Then again, the Edmonton-based light-heavyweight knows all about beating the odds.
The 32-year-old survived a parking lot shooting in 2007, taking bullets in the hip and arm.
A friend owned a security company and called him in for a day.
"According to the cops, there was a planned hit for somebody," said Penner, who had just got out of the military at the time.
"And I guess you could say mistaken identity is a bit of a bitch. They thought it was me, so they lit me up in a parking lot."
Doctors were amazed that the damage wasn't worse.
"It just missed so many vital spots," said Penner, a native of Blumenort, Man. "So I got really really lucky."
He was able to leave hospital the next day.
But the injury delayed his pro fighting debut — which was scheduled for a week later — and he has had injury issues ever since as a result of the bullet tearing through his hip flexor.
"I was a little bit younger back then, I guess you could say a little dumber back then, and I didn't bother rehabbing anything and I'm paying the price for it now."
He missed all of 2010 because of knee surgery. And in July, an injury forced him to miss a UFC fight with Tom DeBlass.
A healthy Penner (12-2) faces American Cody (Donnybrook) Donovan on Friday night (Canadian time) on the undercard of a televised UFC card from the Gold Coast Convention and Exhibition Centre in Broadbeach, Australia.
Donovan (7-3) was a late replacement for the injured Eddie Mendez, who had replaced Ednaldo Oliveira. Penner had stepped in earlier for fellow Canadian Krzysztof (The Polish Experiment) Soszynski.
The 31-year-old Donovan, a Brazilian jiu-jitsu brown belt who trains out of the Grudge Training Center in Denver, has won three straight including bouts in Bellator and Instinct MMA. He is a graduate of the Art Institute of Colorado with a degree in media arts.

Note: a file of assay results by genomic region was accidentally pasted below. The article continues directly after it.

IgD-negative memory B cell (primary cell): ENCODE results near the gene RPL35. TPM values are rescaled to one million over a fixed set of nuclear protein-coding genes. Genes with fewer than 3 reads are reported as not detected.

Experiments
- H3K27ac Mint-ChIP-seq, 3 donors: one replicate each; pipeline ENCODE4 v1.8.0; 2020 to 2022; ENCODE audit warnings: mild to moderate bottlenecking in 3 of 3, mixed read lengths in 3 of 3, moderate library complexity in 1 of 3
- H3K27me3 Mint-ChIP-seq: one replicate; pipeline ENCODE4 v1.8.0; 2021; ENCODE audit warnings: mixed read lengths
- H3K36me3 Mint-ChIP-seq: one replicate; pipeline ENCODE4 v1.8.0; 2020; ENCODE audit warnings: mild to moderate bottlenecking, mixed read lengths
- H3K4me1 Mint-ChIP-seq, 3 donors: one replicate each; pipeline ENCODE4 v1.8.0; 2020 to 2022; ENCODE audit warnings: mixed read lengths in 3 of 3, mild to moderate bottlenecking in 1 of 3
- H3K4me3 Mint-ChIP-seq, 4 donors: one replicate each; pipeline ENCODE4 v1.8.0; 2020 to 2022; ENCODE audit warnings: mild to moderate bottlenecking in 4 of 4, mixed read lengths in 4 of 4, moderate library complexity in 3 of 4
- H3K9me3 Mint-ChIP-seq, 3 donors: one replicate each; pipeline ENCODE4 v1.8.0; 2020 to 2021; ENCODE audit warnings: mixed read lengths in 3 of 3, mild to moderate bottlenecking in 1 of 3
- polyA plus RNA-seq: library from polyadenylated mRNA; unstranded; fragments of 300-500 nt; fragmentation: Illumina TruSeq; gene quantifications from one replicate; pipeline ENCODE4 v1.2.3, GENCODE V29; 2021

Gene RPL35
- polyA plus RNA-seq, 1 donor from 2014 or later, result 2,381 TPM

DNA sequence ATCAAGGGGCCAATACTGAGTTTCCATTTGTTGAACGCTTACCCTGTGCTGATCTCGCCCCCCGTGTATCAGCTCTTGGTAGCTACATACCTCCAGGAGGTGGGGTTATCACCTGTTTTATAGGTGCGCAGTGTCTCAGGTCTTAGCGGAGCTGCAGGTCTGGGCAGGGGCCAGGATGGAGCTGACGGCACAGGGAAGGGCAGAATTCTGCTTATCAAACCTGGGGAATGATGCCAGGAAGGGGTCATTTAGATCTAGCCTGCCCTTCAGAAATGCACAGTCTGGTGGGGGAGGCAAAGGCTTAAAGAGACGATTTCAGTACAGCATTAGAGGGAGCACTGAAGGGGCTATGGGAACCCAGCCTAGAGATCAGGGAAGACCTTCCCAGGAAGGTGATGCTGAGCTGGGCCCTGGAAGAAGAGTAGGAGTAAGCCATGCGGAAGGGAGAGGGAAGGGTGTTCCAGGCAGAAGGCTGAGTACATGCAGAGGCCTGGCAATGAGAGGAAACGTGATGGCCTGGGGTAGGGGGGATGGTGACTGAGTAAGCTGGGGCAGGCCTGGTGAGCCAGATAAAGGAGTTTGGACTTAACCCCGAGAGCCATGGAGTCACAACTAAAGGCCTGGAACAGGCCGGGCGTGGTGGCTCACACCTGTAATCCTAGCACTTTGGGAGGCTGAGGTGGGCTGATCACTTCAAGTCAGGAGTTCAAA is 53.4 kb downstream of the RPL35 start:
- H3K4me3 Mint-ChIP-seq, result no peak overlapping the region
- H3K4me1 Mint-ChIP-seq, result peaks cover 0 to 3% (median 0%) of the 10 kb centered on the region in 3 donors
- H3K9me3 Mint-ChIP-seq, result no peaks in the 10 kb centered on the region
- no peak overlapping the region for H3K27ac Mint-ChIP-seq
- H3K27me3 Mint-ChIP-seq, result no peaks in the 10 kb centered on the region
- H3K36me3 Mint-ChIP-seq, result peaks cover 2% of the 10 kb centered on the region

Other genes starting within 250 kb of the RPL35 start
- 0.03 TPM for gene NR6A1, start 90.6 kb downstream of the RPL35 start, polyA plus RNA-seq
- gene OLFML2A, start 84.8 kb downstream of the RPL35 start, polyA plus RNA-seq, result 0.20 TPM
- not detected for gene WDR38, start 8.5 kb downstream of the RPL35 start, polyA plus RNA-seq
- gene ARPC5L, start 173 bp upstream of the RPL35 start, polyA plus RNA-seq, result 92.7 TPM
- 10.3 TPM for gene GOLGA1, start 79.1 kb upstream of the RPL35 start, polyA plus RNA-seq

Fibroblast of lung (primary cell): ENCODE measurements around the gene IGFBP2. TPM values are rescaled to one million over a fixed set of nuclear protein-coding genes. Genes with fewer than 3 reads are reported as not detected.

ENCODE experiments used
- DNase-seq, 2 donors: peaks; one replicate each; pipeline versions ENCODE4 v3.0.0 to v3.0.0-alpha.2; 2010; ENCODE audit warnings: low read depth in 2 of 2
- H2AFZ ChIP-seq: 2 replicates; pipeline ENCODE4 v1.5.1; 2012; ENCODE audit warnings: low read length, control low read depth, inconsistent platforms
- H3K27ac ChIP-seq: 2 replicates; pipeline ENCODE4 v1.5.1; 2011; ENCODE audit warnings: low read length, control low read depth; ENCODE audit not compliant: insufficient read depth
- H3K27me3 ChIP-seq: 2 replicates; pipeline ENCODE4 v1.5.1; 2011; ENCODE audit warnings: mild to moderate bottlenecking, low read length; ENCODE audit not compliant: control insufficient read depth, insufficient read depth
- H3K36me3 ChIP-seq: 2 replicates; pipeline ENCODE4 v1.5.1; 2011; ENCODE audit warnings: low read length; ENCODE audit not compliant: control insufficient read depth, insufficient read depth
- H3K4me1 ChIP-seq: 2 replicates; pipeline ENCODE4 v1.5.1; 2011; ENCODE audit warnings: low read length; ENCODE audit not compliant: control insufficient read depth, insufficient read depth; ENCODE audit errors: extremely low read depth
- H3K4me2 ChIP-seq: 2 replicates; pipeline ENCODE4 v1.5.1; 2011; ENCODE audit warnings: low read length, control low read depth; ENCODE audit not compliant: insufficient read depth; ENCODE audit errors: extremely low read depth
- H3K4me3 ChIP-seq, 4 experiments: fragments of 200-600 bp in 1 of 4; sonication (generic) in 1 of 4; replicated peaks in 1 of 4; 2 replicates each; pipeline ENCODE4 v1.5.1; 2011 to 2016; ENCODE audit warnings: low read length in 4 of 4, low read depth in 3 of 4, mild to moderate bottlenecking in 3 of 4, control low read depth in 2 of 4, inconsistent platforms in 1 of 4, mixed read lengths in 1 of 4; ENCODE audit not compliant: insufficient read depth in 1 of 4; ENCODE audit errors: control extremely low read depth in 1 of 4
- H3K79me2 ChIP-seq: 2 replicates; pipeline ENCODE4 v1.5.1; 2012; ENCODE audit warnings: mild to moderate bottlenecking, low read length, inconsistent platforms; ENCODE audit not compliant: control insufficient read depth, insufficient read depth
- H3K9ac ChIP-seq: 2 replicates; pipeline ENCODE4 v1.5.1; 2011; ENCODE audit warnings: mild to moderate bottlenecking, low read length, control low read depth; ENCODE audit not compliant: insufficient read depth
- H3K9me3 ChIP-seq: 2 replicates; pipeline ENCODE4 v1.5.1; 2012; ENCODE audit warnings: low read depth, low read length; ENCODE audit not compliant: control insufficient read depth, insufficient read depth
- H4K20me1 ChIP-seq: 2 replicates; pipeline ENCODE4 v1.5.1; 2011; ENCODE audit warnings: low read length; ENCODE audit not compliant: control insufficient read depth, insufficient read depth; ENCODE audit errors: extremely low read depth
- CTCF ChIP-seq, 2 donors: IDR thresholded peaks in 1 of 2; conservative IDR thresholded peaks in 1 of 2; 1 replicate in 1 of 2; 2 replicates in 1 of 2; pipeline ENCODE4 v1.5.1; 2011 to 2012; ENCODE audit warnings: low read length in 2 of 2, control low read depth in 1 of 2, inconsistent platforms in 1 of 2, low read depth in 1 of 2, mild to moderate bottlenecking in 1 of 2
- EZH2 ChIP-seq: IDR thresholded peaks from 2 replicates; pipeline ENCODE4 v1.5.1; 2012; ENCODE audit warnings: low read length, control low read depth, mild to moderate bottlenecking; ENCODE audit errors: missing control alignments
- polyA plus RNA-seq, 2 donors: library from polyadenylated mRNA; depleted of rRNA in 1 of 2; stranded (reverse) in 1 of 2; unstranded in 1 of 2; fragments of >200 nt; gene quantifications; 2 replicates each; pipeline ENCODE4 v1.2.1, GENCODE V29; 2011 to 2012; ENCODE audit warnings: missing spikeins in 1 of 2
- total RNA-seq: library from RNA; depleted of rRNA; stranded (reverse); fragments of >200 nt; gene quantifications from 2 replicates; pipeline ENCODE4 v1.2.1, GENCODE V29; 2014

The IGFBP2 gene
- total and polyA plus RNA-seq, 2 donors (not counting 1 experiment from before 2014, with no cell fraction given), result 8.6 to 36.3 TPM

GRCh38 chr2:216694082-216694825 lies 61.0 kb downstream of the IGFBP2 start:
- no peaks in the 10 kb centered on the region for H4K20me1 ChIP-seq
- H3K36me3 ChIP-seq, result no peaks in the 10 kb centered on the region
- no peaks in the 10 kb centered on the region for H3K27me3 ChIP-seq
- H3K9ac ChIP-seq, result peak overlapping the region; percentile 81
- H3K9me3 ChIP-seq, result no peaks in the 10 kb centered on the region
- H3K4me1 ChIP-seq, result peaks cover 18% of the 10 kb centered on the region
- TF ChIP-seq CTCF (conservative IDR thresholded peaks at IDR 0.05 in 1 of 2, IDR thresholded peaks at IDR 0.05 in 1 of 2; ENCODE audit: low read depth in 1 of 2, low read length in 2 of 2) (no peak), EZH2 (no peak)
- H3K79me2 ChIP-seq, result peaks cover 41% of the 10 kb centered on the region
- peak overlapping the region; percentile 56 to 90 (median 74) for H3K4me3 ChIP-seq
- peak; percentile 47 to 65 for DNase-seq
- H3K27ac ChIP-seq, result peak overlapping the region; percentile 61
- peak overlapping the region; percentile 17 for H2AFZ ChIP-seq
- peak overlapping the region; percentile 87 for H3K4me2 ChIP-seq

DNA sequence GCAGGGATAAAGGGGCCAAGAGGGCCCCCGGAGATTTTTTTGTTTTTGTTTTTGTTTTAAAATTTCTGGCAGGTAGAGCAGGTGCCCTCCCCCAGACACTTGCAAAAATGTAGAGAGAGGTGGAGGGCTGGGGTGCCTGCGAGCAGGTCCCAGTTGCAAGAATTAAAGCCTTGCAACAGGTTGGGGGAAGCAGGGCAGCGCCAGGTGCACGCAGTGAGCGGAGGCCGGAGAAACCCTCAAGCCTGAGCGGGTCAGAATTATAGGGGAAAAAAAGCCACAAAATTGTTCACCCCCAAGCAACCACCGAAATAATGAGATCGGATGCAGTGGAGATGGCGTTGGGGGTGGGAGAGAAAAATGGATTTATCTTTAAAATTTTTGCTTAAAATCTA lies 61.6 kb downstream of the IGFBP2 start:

The card, the UFC's fourth in Australia and the first outside of Sydney, is the live finale of the "The Ultimate Fighter: The Smashes," an Australia versus United Kingdom version of the UFC's long-running reality series.
The card is headlined by a matchup of the two coaches: England's Ross (The Real Deal) Pearson and Australia's George Sotiropoulos.
The winners of the show will be determined on the Gold Coast with Brad Scott of the United Kingdom and Australian-based Kiwi Robert Whittaker meeting at welterweight and Colin (The Freakshow) Fletcher and Norman (Stormin) Parke squaring off in an all-U.K. lightweight final.
Penner lost his UFC debut by first-round TKO to Australian Anthony (The Hippo) Perosh in March on the televised Alves-Kampmann card.
But he had no problem making the long trip again.
"I love Australia," he said. "I love it out here. It's sort of Canada, it's like fighting in front of my home country."
He has made changes on this trip, however.
"I've handled the time change a little better this time," he said. "I did just a couple of things to prepare myself a little bit better.
"It's not a big deal. And it's nice to be out of the snowstorm, right?"
Penner left Canada a week ago Thursday, arriving on Saturday after a route that took him from Edmonton to San Francisco to Auckland to the Gold Coast.
"I managed to get a bit of sleep on the plane. It wasn't that bad," he said.
Penner, who suffers from insomnia, changed his sleep schedule ahead of this trip. Last time, he basically flew to Australia and "hoped to adapt while I was here."
This time around, he shifted his hours a week before flying.
Penner proved his toughness in getting to the UFC. With a seven-fight win streak under his belt, he took on Tim Chemelli in Edmonton in September 2011 knowing a loss would derail his UFC plans.
The UFC had told him while he was preparing for the fight that he might be needed.
He went on to beat Chemelli, in spite of a broken left hand and dislocated second metacarpal on his right hand.
The UFC's other previous Australia shows were UFC 110 and 127.